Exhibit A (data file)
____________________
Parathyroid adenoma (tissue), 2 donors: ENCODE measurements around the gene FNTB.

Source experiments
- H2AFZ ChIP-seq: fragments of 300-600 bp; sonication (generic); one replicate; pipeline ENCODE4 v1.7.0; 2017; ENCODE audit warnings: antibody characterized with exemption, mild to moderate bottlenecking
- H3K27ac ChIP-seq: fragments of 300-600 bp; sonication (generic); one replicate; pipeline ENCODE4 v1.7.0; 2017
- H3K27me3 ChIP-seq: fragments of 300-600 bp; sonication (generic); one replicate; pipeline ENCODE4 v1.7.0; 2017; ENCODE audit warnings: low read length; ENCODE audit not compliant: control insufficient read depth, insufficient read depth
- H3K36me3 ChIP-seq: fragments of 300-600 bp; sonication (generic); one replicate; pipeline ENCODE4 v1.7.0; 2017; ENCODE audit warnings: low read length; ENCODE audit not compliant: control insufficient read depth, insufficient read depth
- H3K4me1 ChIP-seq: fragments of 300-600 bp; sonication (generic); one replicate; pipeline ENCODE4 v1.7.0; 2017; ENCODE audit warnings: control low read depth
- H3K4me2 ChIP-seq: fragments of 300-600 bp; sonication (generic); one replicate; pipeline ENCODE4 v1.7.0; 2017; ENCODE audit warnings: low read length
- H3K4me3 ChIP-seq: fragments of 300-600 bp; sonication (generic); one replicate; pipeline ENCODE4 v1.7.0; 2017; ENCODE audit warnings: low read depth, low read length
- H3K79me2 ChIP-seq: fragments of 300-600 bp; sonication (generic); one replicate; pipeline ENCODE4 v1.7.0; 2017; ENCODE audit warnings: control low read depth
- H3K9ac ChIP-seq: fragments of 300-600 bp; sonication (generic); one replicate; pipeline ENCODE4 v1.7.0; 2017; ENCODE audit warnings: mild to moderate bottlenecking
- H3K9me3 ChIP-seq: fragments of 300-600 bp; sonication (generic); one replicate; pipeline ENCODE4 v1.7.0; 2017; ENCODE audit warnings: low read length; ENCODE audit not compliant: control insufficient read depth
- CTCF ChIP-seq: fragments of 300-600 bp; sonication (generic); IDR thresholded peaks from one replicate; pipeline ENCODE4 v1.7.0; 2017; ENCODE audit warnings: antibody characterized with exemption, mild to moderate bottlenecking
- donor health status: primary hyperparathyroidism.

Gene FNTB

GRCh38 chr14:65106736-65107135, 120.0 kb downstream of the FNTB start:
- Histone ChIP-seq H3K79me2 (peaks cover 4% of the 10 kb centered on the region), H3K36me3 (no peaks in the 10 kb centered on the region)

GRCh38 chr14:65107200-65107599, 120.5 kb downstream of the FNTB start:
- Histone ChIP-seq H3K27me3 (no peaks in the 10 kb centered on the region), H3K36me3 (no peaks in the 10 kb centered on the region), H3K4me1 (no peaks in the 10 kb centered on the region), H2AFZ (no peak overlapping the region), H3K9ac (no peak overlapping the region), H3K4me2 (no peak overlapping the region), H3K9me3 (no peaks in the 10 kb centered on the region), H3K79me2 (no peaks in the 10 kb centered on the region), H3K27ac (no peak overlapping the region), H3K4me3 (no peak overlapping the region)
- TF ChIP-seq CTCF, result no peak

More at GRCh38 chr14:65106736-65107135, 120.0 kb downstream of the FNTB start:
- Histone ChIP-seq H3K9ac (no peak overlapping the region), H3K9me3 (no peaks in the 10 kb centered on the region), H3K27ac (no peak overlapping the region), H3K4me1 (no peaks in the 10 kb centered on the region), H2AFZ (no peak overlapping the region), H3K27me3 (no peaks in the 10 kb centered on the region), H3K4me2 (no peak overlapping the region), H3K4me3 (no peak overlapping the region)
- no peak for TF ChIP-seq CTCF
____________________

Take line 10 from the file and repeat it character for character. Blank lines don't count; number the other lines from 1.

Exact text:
- H3K79me2 ChIP-seq: fragments of 300-600 bp; sonication (generic); one replicate; pipeline ENCODE4 v1.7.0; 2017; ENCODE audit warnings: control low read depth